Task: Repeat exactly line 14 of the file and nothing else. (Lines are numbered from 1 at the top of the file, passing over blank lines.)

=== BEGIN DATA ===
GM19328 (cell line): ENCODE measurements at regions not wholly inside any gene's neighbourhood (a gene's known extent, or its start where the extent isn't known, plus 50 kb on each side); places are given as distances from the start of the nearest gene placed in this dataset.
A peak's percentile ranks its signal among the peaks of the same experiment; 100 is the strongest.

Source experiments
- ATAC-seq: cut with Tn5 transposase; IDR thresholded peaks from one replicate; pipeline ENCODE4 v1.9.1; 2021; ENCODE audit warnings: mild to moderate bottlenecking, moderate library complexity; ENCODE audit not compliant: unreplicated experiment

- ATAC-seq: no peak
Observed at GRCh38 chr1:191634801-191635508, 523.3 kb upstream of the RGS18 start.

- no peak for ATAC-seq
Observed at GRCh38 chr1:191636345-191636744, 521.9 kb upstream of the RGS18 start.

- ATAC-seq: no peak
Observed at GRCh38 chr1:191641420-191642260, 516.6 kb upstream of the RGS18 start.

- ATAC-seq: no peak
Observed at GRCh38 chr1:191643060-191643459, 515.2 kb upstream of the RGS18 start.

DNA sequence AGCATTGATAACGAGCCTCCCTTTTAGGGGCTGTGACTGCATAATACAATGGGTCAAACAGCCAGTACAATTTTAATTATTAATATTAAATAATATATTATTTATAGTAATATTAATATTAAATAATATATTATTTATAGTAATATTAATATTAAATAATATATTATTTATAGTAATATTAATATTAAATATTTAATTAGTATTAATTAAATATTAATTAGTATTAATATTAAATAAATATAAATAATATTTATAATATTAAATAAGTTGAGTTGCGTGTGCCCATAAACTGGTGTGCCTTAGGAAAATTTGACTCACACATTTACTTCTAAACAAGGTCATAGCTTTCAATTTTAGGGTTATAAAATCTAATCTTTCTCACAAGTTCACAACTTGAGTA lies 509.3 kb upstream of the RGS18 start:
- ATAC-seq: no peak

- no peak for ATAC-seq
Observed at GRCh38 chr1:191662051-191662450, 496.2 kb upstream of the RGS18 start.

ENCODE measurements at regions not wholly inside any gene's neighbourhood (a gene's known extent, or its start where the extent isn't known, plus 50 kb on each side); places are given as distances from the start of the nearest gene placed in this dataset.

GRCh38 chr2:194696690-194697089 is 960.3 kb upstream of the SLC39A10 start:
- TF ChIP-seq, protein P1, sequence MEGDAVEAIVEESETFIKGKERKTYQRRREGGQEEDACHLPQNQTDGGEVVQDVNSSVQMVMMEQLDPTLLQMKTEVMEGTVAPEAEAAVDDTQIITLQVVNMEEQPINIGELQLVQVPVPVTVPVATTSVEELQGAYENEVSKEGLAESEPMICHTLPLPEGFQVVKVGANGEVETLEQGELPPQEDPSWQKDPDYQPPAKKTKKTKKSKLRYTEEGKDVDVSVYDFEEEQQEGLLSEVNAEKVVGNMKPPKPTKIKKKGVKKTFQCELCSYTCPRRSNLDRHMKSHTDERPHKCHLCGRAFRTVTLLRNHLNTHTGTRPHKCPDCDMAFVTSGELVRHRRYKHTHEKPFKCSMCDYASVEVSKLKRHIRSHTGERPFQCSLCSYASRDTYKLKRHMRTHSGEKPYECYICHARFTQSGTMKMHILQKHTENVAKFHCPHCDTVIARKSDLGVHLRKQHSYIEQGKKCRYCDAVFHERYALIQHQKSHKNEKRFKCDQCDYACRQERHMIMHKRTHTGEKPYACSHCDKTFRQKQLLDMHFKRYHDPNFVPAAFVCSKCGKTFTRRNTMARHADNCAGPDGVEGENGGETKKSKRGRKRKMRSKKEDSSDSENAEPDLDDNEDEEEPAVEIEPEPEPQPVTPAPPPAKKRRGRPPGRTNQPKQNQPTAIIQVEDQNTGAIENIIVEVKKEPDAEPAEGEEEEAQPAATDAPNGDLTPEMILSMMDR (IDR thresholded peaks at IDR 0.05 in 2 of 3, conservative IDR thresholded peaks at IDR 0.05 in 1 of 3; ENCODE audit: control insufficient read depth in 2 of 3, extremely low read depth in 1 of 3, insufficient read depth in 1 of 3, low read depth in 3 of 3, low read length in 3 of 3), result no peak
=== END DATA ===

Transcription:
- ATAC-seq: no peak